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Claude Monet | Failing sight

Monet's second wife, Alice, died in 1911, and his oldest son Jean, who had married Alice's daughter Blanche, Monet's particular favourite, died in 1914.
Their deaths left Monet depressed, as Blanche cared for him.
It was during this time that Monet began to develop the first signs of cataracts.

In 1913, Monet travelled to London to consult the German ophthalmologist Richard Liebreich.
He was prescribed new glasses and rejected cataract surgery for the right eye.
The next year, Monet, encouraged by Clemenceau, made plans to construct a new, large studio that he could use to create a "decorative cycle of paintings devoted to the water garden".

In the following years, his perception of colour suffered; his broad strokes were broader and his paintings were increasingly darker. To achieve his desired outcome, he began to label his tubes of paint, kept a strict order on his palette and wore a straw hat to negate glare.
He approached painting by formulating the ideas and features in his mind, taking the "motif in large masses" and transcribing them through memory and imagination. This was due to him being "insensitive" to the "finer shades of tonalities of and colors and seen close up".

Monet's output decreased as he became withdrawn, although he did produce several panel paintings for the French Government, from 1914-1918 to great financial success and he would later create works for the state.
His work on the "cycle of paintings" mostly occurred around 1916-1921.
Cataract surgery was once again recommended, this time by Clemenceau.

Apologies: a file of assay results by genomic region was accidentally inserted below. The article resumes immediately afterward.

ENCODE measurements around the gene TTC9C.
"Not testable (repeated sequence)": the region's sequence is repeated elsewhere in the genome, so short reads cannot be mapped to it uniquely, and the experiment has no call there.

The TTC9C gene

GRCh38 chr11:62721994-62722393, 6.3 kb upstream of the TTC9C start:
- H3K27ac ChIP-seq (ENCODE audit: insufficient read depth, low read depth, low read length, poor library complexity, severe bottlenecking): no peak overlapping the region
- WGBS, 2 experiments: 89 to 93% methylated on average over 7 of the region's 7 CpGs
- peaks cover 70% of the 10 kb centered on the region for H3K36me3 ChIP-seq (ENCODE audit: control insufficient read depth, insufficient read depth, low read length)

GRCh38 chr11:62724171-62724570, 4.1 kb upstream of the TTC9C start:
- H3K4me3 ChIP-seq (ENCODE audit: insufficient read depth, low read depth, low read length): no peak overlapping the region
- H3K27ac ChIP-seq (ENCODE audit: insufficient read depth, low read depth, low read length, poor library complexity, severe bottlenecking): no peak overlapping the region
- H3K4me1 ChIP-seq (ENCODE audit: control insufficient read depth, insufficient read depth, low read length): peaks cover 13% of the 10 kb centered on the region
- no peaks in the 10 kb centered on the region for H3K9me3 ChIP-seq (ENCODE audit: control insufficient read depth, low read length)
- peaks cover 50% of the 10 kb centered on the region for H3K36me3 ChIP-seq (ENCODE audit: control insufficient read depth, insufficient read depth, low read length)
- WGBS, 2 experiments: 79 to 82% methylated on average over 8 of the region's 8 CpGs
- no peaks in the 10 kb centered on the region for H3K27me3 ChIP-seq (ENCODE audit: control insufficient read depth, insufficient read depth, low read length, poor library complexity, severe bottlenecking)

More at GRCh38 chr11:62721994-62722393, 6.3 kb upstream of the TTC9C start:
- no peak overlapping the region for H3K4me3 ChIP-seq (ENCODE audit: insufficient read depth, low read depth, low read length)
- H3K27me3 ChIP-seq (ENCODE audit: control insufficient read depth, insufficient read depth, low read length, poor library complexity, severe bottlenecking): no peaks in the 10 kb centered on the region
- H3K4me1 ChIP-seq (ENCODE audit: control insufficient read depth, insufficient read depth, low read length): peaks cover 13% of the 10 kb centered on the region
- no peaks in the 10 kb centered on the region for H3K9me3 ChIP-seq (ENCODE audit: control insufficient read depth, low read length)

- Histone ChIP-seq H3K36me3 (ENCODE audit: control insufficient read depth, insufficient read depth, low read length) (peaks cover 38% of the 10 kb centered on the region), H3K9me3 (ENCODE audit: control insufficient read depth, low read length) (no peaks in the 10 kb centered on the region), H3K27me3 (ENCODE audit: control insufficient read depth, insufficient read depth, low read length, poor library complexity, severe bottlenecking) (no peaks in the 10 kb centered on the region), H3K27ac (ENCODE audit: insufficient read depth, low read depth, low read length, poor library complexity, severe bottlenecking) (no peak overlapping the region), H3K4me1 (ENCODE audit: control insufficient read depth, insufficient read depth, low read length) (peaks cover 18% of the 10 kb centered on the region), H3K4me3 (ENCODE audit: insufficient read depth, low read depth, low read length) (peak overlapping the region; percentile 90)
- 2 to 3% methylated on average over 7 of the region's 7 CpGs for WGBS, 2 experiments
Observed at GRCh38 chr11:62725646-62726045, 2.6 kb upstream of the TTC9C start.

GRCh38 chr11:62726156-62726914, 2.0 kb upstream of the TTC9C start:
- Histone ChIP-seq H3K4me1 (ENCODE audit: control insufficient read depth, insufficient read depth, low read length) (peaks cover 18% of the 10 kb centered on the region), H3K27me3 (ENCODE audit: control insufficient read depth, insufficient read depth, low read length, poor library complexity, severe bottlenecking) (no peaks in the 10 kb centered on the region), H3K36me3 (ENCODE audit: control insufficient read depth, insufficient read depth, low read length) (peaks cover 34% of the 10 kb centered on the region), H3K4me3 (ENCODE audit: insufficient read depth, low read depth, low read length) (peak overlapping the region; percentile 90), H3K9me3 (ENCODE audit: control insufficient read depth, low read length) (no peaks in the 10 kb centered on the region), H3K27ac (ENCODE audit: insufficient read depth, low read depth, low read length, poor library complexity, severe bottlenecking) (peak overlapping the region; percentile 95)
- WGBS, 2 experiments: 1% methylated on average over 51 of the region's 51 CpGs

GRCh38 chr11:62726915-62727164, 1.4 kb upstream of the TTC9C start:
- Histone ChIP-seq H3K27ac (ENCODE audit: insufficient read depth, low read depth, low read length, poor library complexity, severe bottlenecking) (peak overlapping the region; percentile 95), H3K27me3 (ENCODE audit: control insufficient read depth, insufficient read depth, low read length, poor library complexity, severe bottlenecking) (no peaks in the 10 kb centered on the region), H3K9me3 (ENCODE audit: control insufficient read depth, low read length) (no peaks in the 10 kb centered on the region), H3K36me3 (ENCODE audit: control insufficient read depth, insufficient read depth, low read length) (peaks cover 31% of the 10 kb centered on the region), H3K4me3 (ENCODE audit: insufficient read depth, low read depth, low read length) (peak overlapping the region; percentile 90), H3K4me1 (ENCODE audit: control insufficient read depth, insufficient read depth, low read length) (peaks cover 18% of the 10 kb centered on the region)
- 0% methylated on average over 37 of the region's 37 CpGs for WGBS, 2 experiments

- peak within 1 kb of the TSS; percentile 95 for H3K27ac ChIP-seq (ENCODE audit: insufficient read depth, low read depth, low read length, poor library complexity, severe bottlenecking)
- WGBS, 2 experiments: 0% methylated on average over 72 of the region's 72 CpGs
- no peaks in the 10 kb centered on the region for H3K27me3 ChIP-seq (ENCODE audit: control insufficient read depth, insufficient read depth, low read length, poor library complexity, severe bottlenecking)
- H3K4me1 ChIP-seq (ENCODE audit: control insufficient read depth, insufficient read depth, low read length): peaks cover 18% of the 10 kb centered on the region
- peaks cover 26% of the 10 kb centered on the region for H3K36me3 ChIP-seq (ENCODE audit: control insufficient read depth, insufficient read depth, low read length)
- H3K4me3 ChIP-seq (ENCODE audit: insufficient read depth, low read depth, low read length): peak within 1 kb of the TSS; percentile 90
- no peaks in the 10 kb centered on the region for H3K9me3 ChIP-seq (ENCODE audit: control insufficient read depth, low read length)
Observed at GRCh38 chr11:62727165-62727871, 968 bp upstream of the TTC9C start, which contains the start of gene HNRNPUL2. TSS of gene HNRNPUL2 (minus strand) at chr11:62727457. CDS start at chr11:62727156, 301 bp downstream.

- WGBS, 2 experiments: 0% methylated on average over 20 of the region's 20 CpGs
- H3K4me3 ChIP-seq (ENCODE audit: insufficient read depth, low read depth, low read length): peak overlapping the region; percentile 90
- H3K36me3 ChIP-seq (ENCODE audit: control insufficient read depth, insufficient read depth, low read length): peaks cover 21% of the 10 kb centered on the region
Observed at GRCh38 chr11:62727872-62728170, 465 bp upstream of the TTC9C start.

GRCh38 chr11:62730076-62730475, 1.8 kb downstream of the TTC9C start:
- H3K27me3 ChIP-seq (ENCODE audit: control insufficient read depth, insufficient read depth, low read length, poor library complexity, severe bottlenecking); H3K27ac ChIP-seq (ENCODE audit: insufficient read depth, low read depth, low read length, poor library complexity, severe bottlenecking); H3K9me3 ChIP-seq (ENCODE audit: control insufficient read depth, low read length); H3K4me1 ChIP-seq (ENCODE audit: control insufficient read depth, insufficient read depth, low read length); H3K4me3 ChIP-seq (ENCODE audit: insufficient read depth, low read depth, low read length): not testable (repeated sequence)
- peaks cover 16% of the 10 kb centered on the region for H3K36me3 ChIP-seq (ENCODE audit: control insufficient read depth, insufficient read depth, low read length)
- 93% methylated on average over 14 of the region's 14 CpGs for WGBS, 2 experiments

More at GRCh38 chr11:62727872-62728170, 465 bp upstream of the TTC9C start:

Monet - who was apprehensive, following Honoré Daumier and Mary Cassatt's botched surgeries - stated that he would rather have poor sight and perhaps abandon painting than forego "a little of these things that I love".

In 1919, Monet began a series of landscape paintings, "in full force" although he was not pleased with the outcome.
By October the weather caused Monet to cease plein air painting and the next month he sold four of the eleven Water Lilies paintings, despite his then-reluctance to relinquish his work.
The series inspired praise from his peers; his later works were well received by dealers and collectors, and he received 200,000 francs from one collector.

In 1922, a prescription of mydriatics provided short-lived relief. He eventually underwent cataract surgery in 1923. Persistent cyanopsia and aphakic spectacles proved to be a struggle.
Now "able to see the real colours", he began to destroy canvases from his pre-operative period.
Upon receiving tinted Zeiss lenses, Monet was laudatory, although his left eye soon had to be entirely covered by a black lens.
By 1925, his visual impairment was improved and he began to retouch some of his pre-operative works, with bluer water lilies than before.

During World War I, in which his younger son Michel served, Monet painted a Weeping Willow series as homage to the French fallen soldiers.
He became deeply dedicated to the decorations of his garden during the war. | Source: © Wikipedia